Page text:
The “Zen Master”
December 23 marks the anniversary of two milestones for Phil Jackson, the Chicago Bulls’ head coach from 1989 to 1998.
Jackson was born in Deer Lodge, Montana, in 1945 and went to high school in North Dakota, where he was a multisport athlete. He played basketball for the University of North Dakota and in 1967 was selected by the New York Knicks in the second round of the NBA draft. He played twelve seasons in the NBA and won championships with the Knicks in 1970 and 1973. In 1980, Jackson retired from playing and started coaching in the Continental Basketball Association and Puerto Rico’s Baloncesto Superior Nacional. Bulls’ head coach Doug Collins hired him as an assistant coach in 1987, and Jackson was promoted to head coach in 1989.
On December 23, 1992, Jackson earned his 200th regular season win as head coach in a record 270 games when Michael Jordan scored fifty-seven points, leading Chicago to a 107‒98 victory over the Washington Bullets. Just five years later, on December 23, 1997, Jackson recorded his 500th career victory with a 94‒89 win over the Los Angeles Clippers. The win came in his 682nd NBA game, again faster than any head coach to reach that milestone in NBA history.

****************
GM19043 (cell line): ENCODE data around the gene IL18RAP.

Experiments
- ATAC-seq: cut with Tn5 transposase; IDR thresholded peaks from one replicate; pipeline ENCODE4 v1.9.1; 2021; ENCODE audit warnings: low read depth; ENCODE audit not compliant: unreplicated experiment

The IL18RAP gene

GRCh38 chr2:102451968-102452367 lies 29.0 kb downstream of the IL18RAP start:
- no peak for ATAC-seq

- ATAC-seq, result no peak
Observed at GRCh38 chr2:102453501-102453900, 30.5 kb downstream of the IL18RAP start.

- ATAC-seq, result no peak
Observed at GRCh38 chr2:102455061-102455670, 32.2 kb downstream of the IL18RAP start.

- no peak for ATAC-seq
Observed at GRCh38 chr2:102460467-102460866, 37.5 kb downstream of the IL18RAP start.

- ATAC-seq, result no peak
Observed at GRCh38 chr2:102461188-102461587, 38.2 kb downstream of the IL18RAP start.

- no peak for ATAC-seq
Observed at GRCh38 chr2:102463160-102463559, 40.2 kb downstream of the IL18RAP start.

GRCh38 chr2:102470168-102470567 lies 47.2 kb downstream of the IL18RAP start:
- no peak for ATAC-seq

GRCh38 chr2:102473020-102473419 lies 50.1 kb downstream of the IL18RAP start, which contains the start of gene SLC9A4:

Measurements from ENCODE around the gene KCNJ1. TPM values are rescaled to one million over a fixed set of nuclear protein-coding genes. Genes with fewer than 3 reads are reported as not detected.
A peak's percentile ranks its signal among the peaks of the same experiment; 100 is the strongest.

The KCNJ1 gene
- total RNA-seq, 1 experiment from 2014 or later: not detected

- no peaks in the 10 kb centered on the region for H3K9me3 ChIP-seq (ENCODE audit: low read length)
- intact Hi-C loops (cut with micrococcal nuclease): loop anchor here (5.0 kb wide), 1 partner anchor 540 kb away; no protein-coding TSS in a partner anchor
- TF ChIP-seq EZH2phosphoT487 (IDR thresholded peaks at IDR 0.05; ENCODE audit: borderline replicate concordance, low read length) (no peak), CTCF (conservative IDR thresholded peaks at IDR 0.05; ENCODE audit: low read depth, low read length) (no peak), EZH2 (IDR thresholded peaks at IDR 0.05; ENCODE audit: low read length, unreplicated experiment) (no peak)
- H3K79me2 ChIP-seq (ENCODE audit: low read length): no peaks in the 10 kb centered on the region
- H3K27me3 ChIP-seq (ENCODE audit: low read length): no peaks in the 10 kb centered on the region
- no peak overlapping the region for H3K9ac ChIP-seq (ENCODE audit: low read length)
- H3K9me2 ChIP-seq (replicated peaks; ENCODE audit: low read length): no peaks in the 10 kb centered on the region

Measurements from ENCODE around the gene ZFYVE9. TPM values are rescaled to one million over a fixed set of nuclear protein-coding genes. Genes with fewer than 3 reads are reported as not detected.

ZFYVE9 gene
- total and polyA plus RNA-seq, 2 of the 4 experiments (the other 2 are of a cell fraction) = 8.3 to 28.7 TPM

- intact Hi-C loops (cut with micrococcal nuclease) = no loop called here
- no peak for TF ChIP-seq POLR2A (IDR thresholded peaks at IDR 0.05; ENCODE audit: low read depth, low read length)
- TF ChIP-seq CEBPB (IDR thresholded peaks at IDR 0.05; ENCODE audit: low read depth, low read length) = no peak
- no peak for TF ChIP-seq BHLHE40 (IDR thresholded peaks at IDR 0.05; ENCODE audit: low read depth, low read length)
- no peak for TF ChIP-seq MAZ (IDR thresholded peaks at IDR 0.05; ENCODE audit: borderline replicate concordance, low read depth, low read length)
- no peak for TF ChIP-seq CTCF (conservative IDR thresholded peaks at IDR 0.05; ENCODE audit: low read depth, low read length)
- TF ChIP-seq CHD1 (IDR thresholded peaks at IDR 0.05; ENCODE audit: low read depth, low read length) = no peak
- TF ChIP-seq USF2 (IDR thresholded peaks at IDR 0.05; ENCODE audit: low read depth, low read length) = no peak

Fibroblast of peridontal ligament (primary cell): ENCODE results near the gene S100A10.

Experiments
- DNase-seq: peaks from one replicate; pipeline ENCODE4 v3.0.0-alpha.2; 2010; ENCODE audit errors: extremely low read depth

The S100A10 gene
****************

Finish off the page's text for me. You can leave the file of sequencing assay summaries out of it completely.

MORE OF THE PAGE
That 1997–98 season would be Jackson’s last with the Bulls, where in his nine seasons he led the team to six championships. His regular season coaching record with the Bulls was 545–193. Jackson would go on to coach the Los Angeles Lakers from 1999 to 2004 and 2005 to 2011 and retired with a 70.4% career win-loss percentage, a record eleven total championships, and the most postseason games coached and won.
Chicago Bulls coach Phil Jackson interviews with the Sun-Times about the 1989‒90 basketball season at Chicago Stadium, 1800 W. Madison St., Chicago. ST-10000211-0022, Chicago Sun-Times collection, CHM
See more Bulls images from our Chicago Sun-Times collection.
Peruse a selection of digitized prints and photographs at CHM Images, our online portal. Featured galleries include images from our recently acquired Chicago Sun-Times Photography Collection, Raeburn Flerlage’s work documenting the Chicago blues and folk music scene during the 1950s–1970s, and Declan Haun’s photography capturing the American Civil Rights Era.